VIDEO STARS Emma Freud takes a look at the rise of how-to video recipes

Short, sim­ple and ef­fec­tive, recipe videos are dom­i­nat­ing our so­cial me­dia feeds. Emma Freud meets one of the cre­ators of the pop­u­lar un­der-£10 recipe videos

BBC Good Food - - Inside Goodfood - @em­mafreud

Those melty, cheesy, deep-fried dishes are click­bait

n an oth­er­wise unas­sum­ing day in Novem­ber last year, Delia Smith shocked the culi­nary world by declar­ing that the cook­book is dead and she will not be writ­ing an­other. ‘Printed recipes are point­less now that we can browse the web’, she said. Delia is right about vir­tu­ally ev­ery­thing in life, but de­spite com­pe­ti­tion from ev­ery quar­ter, the cook­book is still go­ing strong. Last year, we spent over £90 mil­lion on food and drink books – our high­est to­tal ever. We’re still de­voted to cook­books – and, of course, cook­ery magazines, like your very own Good Food, which is still Britain’s best-sell­ing food mag­a­zine. How­ever, our search for recipes is ex­pand­ing into ad­di­tional plat­forms where video is king.

On Face­book, In­sta­gram, Youtube and web­sites, mini movies are quick on the info, big on the light­ing, and ooz­ing in the re­sults. In an in­dus­try that used to rate its he­roes by the amount of stars they’d gained from Miche­lin, the on­line rat­ing sys­tem is all about the num­bers of fol­low­ers on so­cial me­dia. The In­sta­gram ver­sions of th­ese videos tend not to fea­ture cooks or voiceovers – just the in­gre­di­ents, busy hands, up­beat mu­sic and sim­ple cap­tions – and most of them last un­der a minute. (Check out what our team do on in­sta­gram. com/ bbc­good­food ). That’s enough time to learn how to deep-fry ice cream which has been wrapped in cookie dough, or how to make a 12-inch wide dou­ble ham­burger which ex­plodes a vol­cano of melted cheese when you cut into it. Over on Youtube, the video chef is more dom­i­nant – but doesn’t have to be the realm of young mil­len­ni­als. Mas­tanamma Karre has some of the high­est view­ing fig­ures. Her videos are longer – around 10 min­utes – and demon­strate the tra­di­tional way of cooking In­dian food us­ing a pes­tle and mor­tar, her hands in­stead of spoons and a sin­gle pan over an open fire in front of her house. She is 106 years old. De­spite her re­sis­tance to us­ing a hair­dresser, makeup or spe­cial light­ing, her Youtube chan­nel has 824,000 sub­scribers and she gets an av­er­age of 2-4 mil­lion hits per video. Her recipe for chicken cooked in­side a hol­lowed out wa­ter­melon was seen by over 10 mil­lion peo­ple. And at the newer end of this spec­trum is Mob Kitchen (, started by a De­liv­eroo driver called Ben Le­bus with no train­ing, apart from a teenage spent watch­ing TV cooking shows, but a driv­ing de­sire to show his peer group how to cook a meal for four peo­ple for un­der £10. A year ago, his only fol­lower was his mum, whose kitchen he took over to make his one-minute videos. He posted them twice a week re­gard­less, and asked any­one who viewed his recipes to tag a friend they thought would like the meal. Mob Kitchen now has over 47,000 fol­low­ers on In­sta­gram.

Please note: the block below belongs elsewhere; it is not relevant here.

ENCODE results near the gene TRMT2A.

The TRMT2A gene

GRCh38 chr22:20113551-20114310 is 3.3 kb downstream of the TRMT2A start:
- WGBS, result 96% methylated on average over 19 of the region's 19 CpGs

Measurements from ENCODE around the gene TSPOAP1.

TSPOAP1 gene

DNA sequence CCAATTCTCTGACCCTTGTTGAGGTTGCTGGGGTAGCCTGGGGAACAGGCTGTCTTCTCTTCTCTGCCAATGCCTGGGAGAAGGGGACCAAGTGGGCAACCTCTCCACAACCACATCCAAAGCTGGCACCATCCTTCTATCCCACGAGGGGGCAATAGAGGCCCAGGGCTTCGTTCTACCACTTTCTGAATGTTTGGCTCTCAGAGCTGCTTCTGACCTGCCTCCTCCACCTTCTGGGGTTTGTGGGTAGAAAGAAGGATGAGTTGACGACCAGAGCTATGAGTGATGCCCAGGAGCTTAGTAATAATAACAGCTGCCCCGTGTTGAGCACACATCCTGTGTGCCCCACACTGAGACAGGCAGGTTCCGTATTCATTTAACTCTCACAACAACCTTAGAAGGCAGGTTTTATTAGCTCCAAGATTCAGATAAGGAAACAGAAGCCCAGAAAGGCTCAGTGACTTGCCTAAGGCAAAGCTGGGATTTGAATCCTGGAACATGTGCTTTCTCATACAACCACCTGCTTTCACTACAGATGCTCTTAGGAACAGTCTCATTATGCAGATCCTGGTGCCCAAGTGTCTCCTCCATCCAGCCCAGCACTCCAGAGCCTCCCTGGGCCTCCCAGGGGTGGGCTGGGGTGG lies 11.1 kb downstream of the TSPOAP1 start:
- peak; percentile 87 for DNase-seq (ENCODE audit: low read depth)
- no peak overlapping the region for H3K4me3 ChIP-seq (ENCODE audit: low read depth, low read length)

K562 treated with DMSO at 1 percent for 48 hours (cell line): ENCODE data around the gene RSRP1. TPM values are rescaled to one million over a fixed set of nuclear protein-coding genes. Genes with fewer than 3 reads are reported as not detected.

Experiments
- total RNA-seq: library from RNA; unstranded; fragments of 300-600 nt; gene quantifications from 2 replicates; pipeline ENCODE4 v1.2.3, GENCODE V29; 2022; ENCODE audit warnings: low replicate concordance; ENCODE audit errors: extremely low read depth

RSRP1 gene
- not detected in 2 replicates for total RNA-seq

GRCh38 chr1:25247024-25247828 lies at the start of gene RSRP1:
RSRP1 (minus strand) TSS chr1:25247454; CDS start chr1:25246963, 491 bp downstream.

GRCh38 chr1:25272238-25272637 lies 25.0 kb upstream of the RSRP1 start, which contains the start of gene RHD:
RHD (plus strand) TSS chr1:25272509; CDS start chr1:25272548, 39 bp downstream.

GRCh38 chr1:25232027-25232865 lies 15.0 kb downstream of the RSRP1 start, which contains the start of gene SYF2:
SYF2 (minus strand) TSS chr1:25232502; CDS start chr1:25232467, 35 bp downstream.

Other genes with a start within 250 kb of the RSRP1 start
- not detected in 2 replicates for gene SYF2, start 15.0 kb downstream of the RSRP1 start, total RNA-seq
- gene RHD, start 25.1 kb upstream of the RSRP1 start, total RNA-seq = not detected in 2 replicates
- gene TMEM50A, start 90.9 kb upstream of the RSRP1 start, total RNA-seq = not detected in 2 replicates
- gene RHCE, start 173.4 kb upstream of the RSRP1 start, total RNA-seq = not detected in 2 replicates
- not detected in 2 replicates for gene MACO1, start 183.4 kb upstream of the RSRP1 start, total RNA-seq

Ever keen to jump on a band­wagon, I went to Ber­mond­sey to spend a morn­ing with Ben. He’s just moved into a new stu­dio flat to the de­light of his mum who was over­joyed to get her kitchen back, and above his hob is a locked-off cam­era so ev­ery video can be shot from an aerial view. What you can’t see is the stu­dent en­vi­ron­ment be­hind the cam­era: the lovely chaos sur­round­ing the clean cooking shot, the tiny larder and the lack of any­thing which isn’t part of that day’s recipe. ‘If it’s not in the video, I ba­si­cally don’t have it,’ he ad­mit­ted. ‘Was there a need for an­other set of one-minute videos?,’ I asked. ‘It’s re­ally im­por­tant to us not to be cre­at­ing food porn. Those melty cheesy, mass choco­latey, deep-fried dishes which look amaz­ing are ba­si­cally click­bait – they aren’t real food. We want to make proper meals that are de­li­cious, healthy, in­ex­pen­sive and cooked from scratch – but al­ways feed a fam­ily of four for un­der a ten­ner. That’s our bible. All you need on top is olive oil, salt and pep­per. Which is pretty much all I have here.’

He’s very driven, and not just for more fol­low­ers… ‘The point is, some­thing needs to change. The av­er­age UK stu­dent ar­rives at col­lege know­ing how to cook four meals. Lots of young peo­ple just switch off when a real chef talks but peo­ple love that I’m not trained. I have no knife skills, no firm cooking times, I’m all about a splash of this and a hand­ful of that – I want to leave peo­ple feel­ing con­fi­dent about cooking with­out mea­sur­ing. And if I make mis­takes, our fol­low­ers let me know about it.’

So we spent the morn­ing co-cre­at­ing the recipe op­po­site. It’s a mix­ture of his most pop­u­lar dish with some Freud ad­di­tions – my home­made co­rian­der flat­breads filled with his spicy veg with chick­peas, my amaz­ing, al­most-leg­endary green spicy sauce, and Ben’s tzatziki. It’s prop­erly de­li­cious, healthy, teen-friendly, messy to eat, fun to cook (though maybe not quite as much fun as I had with Ben), and will cost four peo­ple less than a ten­ner.

Good Food con­tribut­ing ed­i­tor Emma Freud is a jour­nal­ist and broad­caster, di­rec­tor of Red Nose Day and a co-pre­sen­ter of Ra­dio Four’s Loose Ends.

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